Adalat CC; Afeditab CR; Nifediac CC; Nifedical XL; Procardia; Procardia XL
Adalat XL; Apo-Nifed PA; Mylan-Nifedipine Extended Release; PMS-Nifedipine
- It is used to treat chest pain or pressure.
- It is used to treat high blood pressure.
- It may be given to you for other reasons. Talk with the doctor.
- If you have an allergy to nifedipine or any other part of this drug.
- If you are allergic to any drugs like this one, any other drugs, foods, or other substances. Tell your doctor about the allergy and what signs you had, like rash; hives; itching; shortness of breath; wheezing; cough; swelling of face, lips, tongue, or throat; or any other signs.
- If you have had a recent heart attack.
- If you have a rare hereditary problem of galactose intolerance, Lapp lactase deficiency, or glucose-galactose malabsorption. Some products have lactose.
- Do not take this drug to treat high blood pressure. Very low blood pressure, heart attack, and death have happened when this drug was used to treat high blood pressure. Talk with your doctor.
- Tell dentists, surgeons, and other doctors that you use this drug.
- Avoid driving and doing other tasks or actions that call for you to be alert until you see how this drug affects you.
- To lower the chance of feeling dizzy or passing out, rise slowly over a few minutes when sitting or lying down. Be careful climbing stairs.
- If you are allergic to tartrazine, talk with your doctor. Some products have tartrazine.
- It is rare, but worse chest pain and heart attack can happen after this drug is first started or after the dose is raised. The risk may be greater in people who have very bad heart blood vessel disease. Talk with the doctor.
- Have your blood pressure checked often. Talk with your doctor.
- Have your blood work checked. Talk with your doctor.
- Avoid grapefruit and grapefruit juice.
- If you are taking this drug and have high blood pressure, talk with your doctor before using OTC products that may raise blood pressure. These include cough or cold drugs, diet pills, stimulants, ibuprofen or like products, and some natural products or aids.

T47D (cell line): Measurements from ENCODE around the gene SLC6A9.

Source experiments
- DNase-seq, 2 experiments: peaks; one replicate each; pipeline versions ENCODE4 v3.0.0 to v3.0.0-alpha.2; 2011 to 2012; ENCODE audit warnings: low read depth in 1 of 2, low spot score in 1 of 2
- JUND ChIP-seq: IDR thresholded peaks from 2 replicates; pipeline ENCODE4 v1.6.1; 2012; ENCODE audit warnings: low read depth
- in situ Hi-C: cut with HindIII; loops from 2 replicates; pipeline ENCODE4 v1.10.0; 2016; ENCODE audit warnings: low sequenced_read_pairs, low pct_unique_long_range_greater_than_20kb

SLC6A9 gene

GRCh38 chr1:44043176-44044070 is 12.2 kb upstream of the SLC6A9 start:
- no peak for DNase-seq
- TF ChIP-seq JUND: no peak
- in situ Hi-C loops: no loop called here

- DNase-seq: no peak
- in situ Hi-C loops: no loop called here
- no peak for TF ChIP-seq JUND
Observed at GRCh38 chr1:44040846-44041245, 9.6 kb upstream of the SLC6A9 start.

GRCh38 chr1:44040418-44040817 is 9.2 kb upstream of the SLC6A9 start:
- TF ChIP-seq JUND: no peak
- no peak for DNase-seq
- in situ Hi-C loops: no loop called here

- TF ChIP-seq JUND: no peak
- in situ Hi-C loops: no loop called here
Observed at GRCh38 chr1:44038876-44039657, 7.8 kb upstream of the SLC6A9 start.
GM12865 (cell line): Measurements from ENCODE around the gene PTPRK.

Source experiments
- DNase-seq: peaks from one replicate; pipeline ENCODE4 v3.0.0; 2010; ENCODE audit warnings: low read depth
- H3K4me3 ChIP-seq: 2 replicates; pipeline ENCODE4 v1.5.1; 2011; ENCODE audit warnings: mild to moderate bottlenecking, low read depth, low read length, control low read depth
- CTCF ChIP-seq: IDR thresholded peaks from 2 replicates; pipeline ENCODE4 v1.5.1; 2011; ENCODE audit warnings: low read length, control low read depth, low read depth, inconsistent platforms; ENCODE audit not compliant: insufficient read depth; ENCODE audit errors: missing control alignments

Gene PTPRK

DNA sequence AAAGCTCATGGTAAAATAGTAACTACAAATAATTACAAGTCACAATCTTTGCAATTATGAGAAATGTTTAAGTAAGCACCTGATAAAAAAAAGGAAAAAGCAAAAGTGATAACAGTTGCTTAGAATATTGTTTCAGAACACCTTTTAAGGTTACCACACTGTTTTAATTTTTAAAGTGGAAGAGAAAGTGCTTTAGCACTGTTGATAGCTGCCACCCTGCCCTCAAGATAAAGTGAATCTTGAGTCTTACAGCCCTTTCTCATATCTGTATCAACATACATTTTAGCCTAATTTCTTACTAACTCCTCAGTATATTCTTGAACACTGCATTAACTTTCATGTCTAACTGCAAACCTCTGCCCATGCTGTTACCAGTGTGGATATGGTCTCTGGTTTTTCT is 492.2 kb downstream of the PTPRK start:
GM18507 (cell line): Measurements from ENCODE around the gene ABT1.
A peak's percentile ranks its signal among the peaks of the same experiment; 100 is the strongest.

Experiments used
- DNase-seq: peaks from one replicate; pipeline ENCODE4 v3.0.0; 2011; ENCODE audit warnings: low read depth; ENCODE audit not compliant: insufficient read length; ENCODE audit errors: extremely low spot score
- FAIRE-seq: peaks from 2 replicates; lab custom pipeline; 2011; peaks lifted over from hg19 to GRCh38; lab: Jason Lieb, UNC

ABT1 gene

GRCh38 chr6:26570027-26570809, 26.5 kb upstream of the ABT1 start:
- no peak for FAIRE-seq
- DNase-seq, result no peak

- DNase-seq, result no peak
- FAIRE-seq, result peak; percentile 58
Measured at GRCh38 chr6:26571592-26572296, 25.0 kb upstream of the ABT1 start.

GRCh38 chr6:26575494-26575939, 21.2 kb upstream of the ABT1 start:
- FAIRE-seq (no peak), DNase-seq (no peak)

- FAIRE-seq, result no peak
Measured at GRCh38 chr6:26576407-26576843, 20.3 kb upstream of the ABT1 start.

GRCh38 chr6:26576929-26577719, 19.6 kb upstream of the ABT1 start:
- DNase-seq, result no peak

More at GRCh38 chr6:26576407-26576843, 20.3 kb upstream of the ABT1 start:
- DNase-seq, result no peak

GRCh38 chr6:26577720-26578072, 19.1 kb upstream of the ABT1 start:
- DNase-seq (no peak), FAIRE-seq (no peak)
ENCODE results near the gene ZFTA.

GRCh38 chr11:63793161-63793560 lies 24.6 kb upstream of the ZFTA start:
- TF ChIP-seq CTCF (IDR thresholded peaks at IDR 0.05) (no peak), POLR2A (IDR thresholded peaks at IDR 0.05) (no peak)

- Very bad stomach and bowel problems like blockage and ulcers have happened with this drug. Sometimes, these problems have led to the need to go to the hospital. Talk with your doctor.
- Tell your doctor if you are pregnant or plan on getting pregnant. You will need to talk about the benefits and risks of using this drug while you are pregnant.
- Tell your doctor if you are breast-feeding. You will need to talk about any risks to your baby.
- Signs of an allergic reaction, like rash; hives; itching; red, swollen, blistered, or peeling skin with or without fever; wheezing; tightness in the chest or throat; trouble breathing or talking; unusual hoarseness; or swelling of the mouth, face, lips, tongue, or throat.
- Very bad dizziness or passing out.
- A heartbeat that does not feel normal.
- Mood changes.
- Shortness of breath, a big weight gain, swelling in the arms or legs.
- Muscle pain or cramping.
- Very bad belly pain.
- Black, tarry, or bloody stools.
- Throwing up blood or throw up that looks like coffee grounds.
- Upset stomach.
- Feeling tired or weak.
- Feeling nervous and excitable.
- You may see the tablet shell in your stool.
- Take as you have been told, even if you feel well.
- To gain the most benefit, do not miss doses.
- Swallow whole. Do not chew, break, or crush.
- Do not stop taking this drug all of a sudden without calling your doctor. You may have a greater risk of side effects. If you need to stop this drug, you will want to slowly stop it as ordered by your doctor.
- Some drugs may need to be taken with food or on an empty stomach. For some drugs it does not matter. Check with your pharmacist about how to take this drug.
- Take a missed dose as soon as you think about it.
- If it is close to the time for your next dose, skip the missed dose and go back to your normal time.
- Do not take 2 doses at the same time or extra doses.
- Store at room temperature.
- Protect from light.
- Store in a dry place. Do not store in a bathroom.
- Keep all drugs out of the reach of children and pets.
- Check with your pharmacist about how to throw out unused drugs.
- If your symptoms or health problems do not get better or if they become worse, call your doctor.
- Do not share your drugs with others and do not take anyone else’s drugs.
- Keep a list of all your drugs (prescription, natural products, vitamins, OTC) with you. Give this list to your doctor.
- Talk with the doctor before starting any new drug, including prescription or OTC, natural products, or vitamins.
- Some drugs may have another patient information leaflet. If you have any questions about this drug, please talk with your doctor, pharmacist, or other health care provider.
- If you think there has been an overdose, call your poison control center or get medical care right away. Be ready to tell or show what was taken, how much, and when it happened.
If you have any questions or concerns, talk with a member of your healthcare team. You can reach them Monday through Friday from 9:00 am to 5:00 pm at ____________________. After 5:00 pm, during the weekend, and on holidays, please call____________________. If there’s no number listed, or you’re not sure, call 212-639-2000.